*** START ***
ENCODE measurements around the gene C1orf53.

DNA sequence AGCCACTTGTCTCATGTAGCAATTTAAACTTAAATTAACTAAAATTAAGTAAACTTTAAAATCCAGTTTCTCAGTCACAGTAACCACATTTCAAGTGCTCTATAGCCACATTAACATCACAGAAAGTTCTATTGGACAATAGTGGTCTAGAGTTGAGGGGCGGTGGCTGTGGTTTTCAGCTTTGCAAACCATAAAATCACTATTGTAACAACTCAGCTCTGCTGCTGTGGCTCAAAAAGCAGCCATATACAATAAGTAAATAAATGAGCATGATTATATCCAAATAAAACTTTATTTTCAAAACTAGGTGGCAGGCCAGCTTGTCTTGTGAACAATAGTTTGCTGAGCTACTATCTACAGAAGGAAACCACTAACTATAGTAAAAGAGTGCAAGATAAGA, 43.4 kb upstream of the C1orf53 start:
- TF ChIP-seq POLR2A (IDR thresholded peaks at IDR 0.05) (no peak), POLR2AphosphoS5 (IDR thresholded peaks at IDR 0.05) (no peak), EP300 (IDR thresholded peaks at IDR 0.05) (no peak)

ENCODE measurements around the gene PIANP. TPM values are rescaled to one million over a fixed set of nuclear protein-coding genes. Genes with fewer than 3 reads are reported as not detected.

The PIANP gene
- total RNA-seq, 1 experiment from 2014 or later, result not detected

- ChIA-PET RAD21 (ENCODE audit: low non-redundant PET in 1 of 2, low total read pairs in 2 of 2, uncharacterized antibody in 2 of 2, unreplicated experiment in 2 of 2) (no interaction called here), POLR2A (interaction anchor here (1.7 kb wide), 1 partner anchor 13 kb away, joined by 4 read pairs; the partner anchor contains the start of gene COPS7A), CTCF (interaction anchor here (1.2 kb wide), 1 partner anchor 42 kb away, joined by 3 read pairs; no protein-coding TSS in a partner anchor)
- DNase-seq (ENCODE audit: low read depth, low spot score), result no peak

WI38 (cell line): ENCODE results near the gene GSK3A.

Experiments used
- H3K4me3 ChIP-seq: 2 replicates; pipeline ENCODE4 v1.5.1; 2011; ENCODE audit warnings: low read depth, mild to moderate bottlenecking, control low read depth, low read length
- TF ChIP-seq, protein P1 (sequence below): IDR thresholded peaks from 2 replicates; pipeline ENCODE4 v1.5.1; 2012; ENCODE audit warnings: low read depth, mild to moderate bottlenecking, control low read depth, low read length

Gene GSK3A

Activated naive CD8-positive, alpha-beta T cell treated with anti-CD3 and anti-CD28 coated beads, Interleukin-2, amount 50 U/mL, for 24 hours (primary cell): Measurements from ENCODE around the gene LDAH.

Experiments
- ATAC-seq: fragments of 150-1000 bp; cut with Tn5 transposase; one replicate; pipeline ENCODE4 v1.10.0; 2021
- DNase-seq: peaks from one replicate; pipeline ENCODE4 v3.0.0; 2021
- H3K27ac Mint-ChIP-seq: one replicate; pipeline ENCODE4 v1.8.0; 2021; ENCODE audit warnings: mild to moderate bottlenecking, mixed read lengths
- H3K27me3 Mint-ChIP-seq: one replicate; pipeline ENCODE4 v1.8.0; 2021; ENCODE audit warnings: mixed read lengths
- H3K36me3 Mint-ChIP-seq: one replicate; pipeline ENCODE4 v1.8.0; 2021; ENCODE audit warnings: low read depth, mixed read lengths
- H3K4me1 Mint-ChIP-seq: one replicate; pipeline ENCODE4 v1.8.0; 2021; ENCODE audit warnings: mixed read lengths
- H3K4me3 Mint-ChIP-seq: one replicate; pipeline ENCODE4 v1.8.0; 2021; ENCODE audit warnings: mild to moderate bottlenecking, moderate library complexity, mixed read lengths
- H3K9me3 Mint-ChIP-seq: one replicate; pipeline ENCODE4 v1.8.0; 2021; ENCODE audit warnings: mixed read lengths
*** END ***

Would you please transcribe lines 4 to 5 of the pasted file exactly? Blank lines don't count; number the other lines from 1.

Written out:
ENCODE measurements around the gene PIANP. TPM values are rescaled to one million over a fixed set of nuclear protein-coding genes. Genes with fewer than 3 reads are reported as not detected.

The PIANP gene